Wreck of the Steamship Celt, 1865
This Library of Congress image is one of the most famous of Civil War blockade runners, but it’s almost never identified — only the location is given, on the shore of Sullivan’s Island, near Charleston. I believe this is the wreck of the sidewheel steamer Celt, ashore just off Fort Moultrie. Although the specific location of this image is not recorded in the LoC catalog information, during the war period there was only one point on Sullivan’s Island with a stone jetty or breakwater extending into the water like the one shown in the foreground of the image. That was Bowman’s Jetty, which entered the water directly in front of Moultrie. Jetties like that are commonly used on barrier islands like Sullivan’s to reduce erosion from currents running parallel to the shore.
This sketch map from the NOAA archives, prepared at the end of the war in 1865 — roughly the same time the photograph was made — shows the wreck site of Celt close up on the beach, with the wrecks of two screw steamers, Minho (lost October 2, 1862) and Isaac Smith (a.k.a. Stono, destroyed June 5, 1863), further out along the jetty. As Isaac Smith/Stono was burned, it seems likely that the wrecked ship in the background is Minho.
Celt was built at Charleston during the war, which helps explain the relatively simple machinery construction apparent in the image. Launched in 1863, the 160-foot steamship she was used by the C.S. Quartermaster in and around the harbor until February 1865, when she was loaded with cotton and attempted to run out through the blockade. Celt was wrecked near Moultrie on February 14, 1865. Although the steamer was grounded in shallow water, yards from the beach, six or seven of her crew took to a boat and rowed out to a Federal warship instead. Her cargo, or most of it, also ended up in the Federals’ hands (ORN):
Report of Lieutenant-Commander Barrett, U. S. Navy, commanding U. S. S. Catskill. U. S. IRONCLAD CATSKILL, Charleston Harbor, S. C., February 20, 1865. ADMIRAL: I have the honor to report that on the morning of the 18th instant I ordered an officer to board and hoist our colors on the blockade runner Celt, which had run ashore near the breakwater off Sullivan’s Island two or three days before the evacuation of this place. The runner has a valuable cargo of cotton, but the vessel is in too bad condition to be serviceable, [and] I am of the opinion that she can not be floated off without danger of sinking, and advise that the cotton may be removed. Very respectfully, your obedient servant, EDWARD BARRETT, Lieutenant-Commander. Rear-Admiral J. A. DAHLGREN, Commanding. South Atlantic Blockading Squadron.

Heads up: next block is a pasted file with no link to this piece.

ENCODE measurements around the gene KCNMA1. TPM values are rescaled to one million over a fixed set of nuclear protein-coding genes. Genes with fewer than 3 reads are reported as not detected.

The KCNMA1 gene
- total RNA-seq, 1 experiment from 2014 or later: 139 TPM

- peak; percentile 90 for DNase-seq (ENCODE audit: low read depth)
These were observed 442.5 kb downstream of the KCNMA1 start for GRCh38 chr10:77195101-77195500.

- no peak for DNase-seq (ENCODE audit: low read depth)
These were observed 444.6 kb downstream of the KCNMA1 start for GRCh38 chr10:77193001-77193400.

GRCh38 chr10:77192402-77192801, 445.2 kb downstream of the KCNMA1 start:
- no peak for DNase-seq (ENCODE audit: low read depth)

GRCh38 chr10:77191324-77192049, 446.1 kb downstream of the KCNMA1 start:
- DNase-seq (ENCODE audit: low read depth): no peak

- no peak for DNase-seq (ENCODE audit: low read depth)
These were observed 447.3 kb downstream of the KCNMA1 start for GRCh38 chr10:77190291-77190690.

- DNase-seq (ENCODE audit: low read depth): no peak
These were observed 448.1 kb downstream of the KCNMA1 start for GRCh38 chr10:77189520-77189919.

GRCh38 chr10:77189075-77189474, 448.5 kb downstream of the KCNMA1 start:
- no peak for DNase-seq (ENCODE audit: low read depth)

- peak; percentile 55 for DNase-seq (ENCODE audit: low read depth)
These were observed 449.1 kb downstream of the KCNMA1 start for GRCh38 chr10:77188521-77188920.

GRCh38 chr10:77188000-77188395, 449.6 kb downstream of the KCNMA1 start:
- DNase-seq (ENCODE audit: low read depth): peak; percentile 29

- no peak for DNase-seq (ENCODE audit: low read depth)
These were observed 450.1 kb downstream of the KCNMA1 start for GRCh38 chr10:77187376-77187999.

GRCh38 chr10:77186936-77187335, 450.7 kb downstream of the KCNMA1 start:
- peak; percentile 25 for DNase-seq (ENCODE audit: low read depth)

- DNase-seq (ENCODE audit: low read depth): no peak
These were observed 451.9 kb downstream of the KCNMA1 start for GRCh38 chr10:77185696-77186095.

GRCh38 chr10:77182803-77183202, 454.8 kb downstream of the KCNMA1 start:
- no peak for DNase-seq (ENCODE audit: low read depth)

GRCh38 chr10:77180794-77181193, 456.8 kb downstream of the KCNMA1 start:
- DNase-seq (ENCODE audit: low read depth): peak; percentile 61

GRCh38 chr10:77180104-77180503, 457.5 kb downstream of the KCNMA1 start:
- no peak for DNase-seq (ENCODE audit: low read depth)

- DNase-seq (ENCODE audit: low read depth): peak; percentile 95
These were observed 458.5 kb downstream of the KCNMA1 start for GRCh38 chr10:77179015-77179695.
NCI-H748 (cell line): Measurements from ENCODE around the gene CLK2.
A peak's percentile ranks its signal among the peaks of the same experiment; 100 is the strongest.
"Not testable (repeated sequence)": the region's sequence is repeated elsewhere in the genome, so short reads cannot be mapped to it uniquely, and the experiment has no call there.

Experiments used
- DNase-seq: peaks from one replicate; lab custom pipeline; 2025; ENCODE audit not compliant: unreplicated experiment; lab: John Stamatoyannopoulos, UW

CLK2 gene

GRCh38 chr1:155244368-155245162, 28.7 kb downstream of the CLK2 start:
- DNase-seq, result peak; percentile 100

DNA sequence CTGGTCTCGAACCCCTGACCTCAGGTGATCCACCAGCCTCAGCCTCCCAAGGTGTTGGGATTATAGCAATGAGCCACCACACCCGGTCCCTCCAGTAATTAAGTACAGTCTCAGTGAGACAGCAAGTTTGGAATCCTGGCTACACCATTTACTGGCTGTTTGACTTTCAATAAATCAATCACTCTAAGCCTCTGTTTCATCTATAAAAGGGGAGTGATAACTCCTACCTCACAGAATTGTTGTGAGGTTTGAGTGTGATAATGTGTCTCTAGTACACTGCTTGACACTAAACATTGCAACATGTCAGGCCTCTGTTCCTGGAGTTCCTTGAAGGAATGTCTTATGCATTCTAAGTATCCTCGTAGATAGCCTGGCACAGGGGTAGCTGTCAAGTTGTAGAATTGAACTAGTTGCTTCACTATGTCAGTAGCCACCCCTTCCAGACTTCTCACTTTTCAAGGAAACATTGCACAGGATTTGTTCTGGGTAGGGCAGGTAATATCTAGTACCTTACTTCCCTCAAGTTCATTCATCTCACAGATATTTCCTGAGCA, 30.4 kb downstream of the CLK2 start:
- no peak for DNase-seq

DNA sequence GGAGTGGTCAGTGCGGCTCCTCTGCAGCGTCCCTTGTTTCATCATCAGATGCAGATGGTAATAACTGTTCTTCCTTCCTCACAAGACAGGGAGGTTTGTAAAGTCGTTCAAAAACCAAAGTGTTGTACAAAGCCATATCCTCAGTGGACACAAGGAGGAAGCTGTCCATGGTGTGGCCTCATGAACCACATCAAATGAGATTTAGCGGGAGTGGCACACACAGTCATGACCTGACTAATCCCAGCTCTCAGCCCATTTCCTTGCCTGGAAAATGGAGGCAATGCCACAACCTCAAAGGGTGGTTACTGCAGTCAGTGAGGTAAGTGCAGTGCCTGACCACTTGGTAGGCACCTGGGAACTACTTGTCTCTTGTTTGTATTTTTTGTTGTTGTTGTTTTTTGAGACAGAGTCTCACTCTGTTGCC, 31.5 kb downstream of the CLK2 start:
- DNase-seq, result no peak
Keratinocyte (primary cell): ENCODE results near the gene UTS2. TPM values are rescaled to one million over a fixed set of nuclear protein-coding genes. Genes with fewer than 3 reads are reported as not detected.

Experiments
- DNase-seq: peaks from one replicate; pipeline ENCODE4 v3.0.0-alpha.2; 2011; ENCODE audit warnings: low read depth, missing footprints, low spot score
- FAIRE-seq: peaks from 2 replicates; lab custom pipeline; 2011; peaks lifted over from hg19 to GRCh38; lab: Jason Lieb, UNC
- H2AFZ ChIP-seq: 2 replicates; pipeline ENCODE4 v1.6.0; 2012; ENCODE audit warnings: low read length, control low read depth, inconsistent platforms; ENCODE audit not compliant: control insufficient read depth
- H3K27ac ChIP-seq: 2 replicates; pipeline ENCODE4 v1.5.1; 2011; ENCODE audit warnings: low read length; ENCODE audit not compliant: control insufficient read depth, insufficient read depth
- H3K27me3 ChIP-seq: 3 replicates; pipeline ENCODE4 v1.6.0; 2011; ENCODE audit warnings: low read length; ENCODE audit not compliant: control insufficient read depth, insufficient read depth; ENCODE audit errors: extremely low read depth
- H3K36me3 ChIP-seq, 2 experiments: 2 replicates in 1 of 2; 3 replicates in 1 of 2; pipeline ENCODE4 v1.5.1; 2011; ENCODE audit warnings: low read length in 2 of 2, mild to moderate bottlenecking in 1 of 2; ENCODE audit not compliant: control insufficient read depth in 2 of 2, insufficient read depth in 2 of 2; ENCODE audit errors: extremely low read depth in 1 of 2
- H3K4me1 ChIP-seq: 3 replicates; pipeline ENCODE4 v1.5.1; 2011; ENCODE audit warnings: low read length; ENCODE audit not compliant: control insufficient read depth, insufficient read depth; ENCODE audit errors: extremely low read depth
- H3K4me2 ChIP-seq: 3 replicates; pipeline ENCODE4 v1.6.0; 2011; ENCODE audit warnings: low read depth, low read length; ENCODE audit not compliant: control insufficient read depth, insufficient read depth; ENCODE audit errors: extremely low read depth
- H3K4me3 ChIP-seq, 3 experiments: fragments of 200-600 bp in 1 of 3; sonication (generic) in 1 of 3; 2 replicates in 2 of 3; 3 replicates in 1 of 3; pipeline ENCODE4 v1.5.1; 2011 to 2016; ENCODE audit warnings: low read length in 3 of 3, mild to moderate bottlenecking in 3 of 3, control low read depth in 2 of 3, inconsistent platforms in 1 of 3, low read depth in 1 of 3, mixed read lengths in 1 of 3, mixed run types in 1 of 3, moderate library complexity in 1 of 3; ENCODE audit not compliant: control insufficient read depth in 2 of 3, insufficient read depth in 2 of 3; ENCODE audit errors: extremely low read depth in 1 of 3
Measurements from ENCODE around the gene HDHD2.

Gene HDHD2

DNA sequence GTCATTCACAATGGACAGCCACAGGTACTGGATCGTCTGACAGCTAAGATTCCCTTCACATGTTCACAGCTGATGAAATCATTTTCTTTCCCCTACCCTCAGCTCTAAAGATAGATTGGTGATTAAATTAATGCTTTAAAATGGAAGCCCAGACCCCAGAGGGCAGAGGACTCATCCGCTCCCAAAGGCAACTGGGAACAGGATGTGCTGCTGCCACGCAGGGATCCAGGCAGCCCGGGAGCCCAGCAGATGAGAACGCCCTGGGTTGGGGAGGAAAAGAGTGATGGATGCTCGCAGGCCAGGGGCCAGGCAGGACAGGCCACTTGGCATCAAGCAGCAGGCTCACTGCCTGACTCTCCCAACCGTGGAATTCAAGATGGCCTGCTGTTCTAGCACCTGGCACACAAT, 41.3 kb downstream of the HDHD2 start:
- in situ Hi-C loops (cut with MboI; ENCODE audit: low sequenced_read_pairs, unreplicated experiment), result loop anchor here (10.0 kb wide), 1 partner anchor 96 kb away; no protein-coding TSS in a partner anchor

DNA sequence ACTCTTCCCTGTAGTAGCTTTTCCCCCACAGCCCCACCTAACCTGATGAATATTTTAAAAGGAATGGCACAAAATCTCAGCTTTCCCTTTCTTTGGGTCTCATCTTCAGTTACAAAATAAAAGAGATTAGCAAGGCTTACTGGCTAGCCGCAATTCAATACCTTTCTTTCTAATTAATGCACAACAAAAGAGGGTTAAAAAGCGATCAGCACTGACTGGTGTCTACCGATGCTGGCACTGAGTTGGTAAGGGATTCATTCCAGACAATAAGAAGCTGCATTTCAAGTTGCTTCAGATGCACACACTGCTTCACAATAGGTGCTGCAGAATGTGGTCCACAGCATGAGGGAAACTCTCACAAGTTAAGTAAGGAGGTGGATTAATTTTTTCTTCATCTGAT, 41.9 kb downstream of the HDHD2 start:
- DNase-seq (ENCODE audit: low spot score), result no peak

The Federals recovered at least 190 bales of cotton from the wreck, but reported in early March that Celt‘s hull “lies stranded on the beach at Sullivan’s Island, back broken, and full of water, and decks ripped up. The machinery is in an irreparable condition; some few pieces might be removed and be of service. Boilers are mostly below water, but judging from the condition of those parts visible, we are of the opinion they are not worth the expense of removing.” This is a good description of her state in the photograph, as well.
There’s some interesting detail in the photograph that hint at the vessel’s origins as a local craft built under the exigencies of wartime. Celt has two engines (left, above) that, while partially submerged, appear to be arranged as in a Western Rivers boat, and the valving shown looks to be almost identical. Such engines were reliable and simple but not overly efficient. They also operated under very high pressure compared to most seagoing ships, and so may have required a more robust set of boilers. Similarly, the paddlewheels are of very simple construction, with wooden arms and fixed floats (paddle blades). As with the engines, this is a very basic design, easy to build and maintain, but not efficient and somewhat coarse by shipbuilding standards of the time.
Modern aerial view of Fort Moultrie (via Google Earth), with the remains of Bowman’s Jetty still visible at upper right. The beach has extended further out from its position in 1865, placing (it is believed) the wreck of Celt under the sand.
The wreck site of Celt, as well as Isaac Smith/Stono and Minho, was the subjects of an extensive archaeological survey in 2012 by a team from the University of South Carolina. Although what remains of Celt is now believed to be under sand, some distance back from the shore, the wreck was not located at that time.
The original images was part of a stereo pair. Here is is in red/cyan, and as an animated GIF: